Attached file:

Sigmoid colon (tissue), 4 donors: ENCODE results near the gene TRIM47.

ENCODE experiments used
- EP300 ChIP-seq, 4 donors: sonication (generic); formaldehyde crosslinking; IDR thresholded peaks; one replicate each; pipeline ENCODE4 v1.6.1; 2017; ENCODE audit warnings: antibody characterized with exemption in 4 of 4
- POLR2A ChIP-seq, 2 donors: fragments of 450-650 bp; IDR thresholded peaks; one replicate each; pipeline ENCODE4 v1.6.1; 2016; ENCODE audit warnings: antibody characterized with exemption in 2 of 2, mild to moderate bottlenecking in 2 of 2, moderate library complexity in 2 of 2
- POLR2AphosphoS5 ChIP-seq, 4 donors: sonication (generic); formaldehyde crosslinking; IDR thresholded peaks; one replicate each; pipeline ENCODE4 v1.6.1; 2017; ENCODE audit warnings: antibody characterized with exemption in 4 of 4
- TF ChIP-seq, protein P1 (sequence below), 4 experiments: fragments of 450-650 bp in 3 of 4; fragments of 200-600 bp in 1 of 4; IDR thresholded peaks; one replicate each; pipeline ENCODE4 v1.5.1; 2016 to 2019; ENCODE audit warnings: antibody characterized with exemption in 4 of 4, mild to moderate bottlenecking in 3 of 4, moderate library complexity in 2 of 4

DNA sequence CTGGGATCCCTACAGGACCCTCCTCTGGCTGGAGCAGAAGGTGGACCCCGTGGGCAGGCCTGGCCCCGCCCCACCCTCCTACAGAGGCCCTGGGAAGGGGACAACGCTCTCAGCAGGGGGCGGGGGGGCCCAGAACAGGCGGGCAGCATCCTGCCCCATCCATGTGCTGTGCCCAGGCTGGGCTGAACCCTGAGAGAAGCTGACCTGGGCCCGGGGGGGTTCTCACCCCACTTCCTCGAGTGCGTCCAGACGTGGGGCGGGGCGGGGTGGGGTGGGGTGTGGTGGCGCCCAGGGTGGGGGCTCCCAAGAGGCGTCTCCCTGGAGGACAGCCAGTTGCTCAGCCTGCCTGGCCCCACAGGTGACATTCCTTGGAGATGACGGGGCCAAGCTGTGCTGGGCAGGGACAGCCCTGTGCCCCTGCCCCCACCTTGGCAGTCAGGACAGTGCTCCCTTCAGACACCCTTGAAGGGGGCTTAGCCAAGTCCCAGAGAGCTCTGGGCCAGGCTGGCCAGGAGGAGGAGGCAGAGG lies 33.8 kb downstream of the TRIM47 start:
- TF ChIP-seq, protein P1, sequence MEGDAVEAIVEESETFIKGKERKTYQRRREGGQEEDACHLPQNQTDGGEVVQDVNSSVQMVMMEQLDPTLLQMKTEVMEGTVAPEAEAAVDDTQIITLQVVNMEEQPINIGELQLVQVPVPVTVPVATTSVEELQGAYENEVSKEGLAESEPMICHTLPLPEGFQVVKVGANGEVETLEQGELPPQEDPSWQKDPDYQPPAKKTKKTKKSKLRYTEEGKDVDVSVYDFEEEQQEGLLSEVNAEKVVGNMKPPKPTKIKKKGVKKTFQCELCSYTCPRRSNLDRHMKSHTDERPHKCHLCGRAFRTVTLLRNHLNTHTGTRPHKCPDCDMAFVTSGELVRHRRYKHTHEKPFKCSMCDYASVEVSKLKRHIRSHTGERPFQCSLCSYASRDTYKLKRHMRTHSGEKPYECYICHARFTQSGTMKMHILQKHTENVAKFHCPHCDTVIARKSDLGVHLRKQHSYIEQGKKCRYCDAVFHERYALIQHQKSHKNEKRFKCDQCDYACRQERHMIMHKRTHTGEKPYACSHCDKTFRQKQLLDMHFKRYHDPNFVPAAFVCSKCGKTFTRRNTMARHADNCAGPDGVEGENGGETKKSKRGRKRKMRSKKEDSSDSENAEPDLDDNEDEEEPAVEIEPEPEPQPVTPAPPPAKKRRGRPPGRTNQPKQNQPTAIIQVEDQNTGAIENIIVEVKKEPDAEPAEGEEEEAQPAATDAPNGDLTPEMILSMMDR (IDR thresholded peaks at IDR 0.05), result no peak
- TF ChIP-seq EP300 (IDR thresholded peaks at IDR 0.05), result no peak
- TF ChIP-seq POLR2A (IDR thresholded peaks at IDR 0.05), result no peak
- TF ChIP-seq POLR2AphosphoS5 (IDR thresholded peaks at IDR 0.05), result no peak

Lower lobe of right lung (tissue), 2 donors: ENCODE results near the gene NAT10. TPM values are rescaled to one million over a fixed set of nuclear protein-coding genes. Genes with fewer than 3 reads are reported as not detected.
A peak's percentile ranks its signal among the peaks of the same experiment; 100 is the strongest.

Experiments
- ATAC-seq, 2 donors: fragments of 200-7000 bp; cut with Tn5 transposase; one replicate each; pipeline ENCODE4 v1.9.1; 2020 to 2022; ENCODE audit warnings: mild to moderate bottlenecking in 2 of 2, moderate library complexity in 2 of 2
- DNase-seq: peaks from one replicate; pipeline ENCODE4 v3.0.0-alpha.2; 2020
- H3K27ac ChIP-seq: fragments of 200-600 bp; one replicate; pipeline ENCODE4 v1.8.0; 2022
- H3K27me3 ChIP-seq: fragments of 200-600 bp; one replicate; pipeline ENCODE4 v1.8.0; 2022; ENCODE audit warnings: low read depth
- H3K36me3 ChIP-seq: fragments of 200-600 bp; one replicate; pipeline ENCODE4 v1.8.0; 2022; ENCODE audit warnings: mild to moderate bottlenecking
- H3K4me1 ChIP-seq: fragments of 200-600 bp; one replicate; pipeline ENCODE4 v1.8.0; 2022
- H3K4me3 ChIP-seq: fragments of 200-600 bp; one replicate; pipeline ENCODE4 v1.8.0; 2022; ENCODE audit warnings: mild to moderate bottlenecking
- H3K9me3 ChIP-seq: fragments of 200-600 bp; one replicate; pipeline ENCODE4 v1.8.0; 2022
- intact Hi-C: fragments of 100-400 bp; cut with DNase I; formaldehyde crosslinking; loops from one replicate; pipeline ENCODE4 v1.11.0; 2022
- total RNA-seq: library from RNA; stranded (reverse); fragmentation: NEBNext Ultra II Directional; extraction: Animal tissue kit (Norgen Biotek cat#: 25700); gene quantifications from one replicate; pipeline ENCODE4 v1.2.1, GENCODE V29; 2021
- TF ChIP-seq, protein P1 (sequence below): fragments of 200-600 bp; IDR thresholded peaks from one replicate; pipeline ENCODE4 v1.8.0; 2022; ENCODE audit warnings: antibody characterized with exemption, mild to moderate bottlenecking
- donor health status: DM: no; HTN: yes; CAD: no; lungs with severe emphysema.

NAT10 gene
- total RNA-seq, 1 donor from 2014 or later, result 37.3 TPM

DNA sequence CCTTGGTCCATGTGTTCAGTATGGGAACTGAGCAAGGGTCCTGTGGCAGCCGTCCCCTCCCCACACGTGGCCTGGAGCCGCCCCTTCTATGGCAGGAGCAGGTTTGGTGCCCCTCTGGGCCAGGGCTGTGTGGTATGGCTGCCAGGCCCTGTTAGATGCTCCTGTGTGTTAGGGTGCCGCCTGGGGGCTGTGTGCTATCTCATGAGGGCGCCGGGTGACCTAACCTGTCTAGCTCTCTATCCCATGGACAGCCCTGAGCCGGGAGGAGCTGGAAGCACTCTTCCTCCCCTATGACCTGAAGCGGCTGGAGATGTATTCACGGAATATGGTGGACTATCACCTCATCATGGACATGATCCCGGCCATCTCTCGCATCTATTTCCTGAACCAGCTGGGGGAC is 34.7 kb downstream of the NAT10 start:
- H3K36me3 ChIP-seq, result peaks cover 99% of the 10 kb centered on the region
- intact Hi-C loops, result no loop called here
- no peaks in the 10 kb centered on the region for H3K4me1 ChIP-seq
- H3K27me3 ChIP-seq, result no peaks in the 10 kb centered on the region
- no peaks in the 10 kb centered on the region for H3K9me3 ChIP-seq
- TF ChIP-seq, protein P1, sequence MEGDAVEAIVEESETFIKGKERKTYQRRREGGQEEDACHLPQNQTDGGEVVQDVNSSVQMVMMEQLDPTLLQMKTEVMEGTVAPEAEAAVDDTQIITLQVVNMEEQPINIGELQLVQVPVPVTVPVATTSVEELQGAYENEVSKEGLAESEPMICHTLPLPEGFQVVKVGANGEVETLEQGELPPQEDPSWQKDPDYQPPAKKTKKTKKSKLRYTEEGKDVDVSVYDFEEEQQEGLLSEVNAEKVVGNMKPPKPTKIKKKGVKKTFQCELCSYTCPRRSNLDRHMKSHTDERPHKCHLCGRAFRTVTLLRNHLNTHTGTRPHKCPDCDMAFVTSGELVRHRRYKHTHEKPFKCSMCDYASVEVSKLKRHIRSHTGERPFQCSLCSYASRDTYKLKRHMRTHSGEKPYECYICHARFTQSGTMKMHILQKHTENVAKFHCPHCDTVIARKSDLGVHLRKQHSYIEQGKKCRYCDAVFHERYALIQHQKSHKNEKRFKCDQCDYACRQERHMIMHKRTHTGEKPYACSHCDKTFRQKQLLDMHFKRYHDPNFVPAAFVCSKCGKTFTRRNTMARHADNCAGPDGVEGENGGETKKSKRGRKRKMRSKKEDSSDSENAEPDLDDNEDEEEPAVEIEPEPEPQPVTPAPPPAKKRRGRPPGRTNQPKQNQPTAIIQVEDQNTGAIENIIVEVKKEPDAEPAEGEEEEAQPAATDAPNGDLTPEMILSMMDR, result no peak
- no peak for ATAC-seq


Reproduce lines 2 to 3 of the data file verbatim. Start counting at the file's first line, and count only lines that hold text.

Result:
ENCODE experiments used
- EP300 ChIP-seq, 4 donors: sonication (generic); formaldehyde crosslinking; IDR thresholded peaks; one replicate each; pipeline ENCODE4 v1.6.1; 2017; ENCODE audit warnings: antibody characterized with exemption in 4 of 4